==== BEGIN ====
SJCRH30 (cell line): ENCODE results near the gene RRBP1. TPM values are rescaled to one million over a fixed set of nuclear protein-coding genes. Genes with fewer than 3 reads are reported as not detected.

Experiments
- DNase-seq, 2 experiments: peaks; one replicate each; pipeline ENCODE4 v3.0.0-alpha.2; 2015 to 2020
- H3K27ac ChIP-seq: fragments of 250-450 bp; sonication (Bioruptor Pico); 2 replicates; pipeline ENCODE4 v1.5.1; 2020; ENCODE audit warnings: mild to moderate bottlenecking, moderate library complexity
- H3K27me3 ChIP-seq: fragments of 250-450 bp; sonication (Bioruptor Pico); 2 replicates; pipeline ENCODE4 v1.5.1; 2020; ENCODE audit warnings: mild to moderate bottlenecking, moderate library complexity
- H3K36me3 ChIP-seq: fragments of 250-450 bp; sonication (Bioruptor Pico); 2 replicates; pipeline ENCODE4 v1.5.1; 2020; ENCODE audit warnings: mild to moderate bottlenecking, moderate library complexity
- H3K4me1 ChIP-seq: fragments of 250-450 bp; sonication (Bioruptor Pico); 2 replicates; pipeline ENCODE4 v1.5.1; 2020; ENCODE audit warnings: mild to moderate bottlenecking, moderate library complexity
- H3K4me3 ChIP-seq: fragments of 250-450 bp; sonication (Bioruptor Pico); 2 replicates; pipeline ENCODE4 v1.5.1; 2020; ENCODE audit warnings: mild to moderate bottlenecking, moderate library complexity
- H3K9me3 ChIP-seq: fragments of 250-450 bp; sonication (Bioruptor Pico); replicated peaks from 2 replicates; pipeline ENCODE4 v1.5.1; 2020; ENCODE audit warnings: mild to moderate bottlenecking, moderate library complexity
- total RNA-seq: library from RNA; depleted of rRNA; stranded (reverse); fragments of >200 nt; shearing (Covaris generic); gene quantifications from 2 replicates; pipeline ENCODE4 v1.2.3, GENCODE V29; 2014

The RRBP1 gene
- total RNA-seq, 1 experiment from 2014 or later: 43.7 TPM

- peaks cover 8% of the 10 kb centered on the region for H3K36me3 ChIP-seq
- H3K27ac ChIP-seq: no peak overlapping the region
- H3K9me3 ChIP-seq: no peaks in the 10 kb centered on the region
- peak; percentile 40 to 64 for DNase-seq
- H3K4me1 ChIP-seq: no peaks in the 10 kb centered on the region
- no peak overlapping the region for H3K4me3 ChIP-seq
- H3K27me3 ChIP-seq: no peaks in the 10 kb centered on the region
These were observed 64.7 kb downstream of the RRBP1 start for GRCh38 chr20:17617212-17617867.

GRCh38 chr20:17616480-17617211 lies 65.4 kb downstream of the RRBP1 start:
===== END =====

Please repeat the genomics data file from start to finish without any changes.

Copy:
SJCRH30 (cell line): ENCODE results near the gene RRBP1. TPM values are rescaled to one million over a fixed set of nuclear protein-coding genes. Genes with fewer than 3 reads are reported as not detected.

Experiments
- DNase-seq, 2 experiments: peaks; one replicate each; pipeline ENCODE4 v3.0.0-alpha.2; 2015 to 2020
- H3K27ac ChIP-seq: fragments of 250-450 bp; sonication (Bioruptor Pico); 2 replicates; pipeline ENCODE4 v1.5.1; 2020; ENCODE audit warnings: mild to moderate bottlenecking, moderate library complexity
- H3K27me3 ChIP-seq: fragments of 250-450 bp; sonication (Bioruptor Pico); 2 replicates; pipeline ENCODE4 v1.5.1; 2020; ENCODE audit warnings: mild to moderate bottlenecking, moderate library complexity
- H3K36me3 ChIP-seq: fragments of 250-450 bp; sonication (Bioruptor Pico); 2 replicates; pipeline ENCODE4 v1.5.1; 2020; ENCODE audit warnings: mild to moderate bottlenecking, moderate library complexity
- H3K4me1 ChIP-seq: fragments of 250-450 bp; sonication (Bioruptor Pico); 2 replicates; pipeline ENCODE4 v1.5.1; 2020; ENCODE audit warnings: mild to moderate bottlenecking, moderate library complexity
- H3K4me3 ChIP-seq: fragments of 250-450 bp; sonication (Bioruptor Pico); 2 replicates; pipeline ENCODE4 v1.5.1; 2020; ENCODE audit warnings: mild to moderate bottlenecking, moderate library complexity
- H3K9me3 ChIP-seq: fragments of 250-450 bp; sonication (Bioruptor Pico); replicated peaks from 2 replicates; pipeline ENCODE4 v1.5.1; 2020; ENCODE audit warnings: mild to moderate bottlenecking, moderate library complexity
- total RNA-seq: library from RNA; depleted of rRNA; stranded (reverse); fragments of >200 nt; shearing (Covaris generic); gene quantifications from 2 replicates; pipeline ENCODE4 v1.2.3, GENCODE V29; 2014

The RRBP1 gene
- total RNA-seq, 1 experiment from 2014 or later: 43.7 TPM

- peaks cover 8% of the 10 kb centered on the region for H3K36me3 ChIP-seq
- H3K27ac ChIP-seq: no peak overlapping the region
- H3K9me3 ChIP-seq: no peaks in the 10 kb centered on the region
- peak; percentile 40 to 64 for DNase-seq
- H3K4me1 ChIP-seq: no peaks in the 10 kb centered on the region
- no peak overlapping the region for H3K4me3 ChIP-seq
- H3K27me3 ChIP-seq: no peaks in the 10 kb centered on the region
These were observed 64.7 kb downstream of the RRBP1 start for GRCh38 chr20:17617212-17617867.

GRCh38 chr20:17616480-17617211 lies 65.4 kb downstream of the RRBP1 start: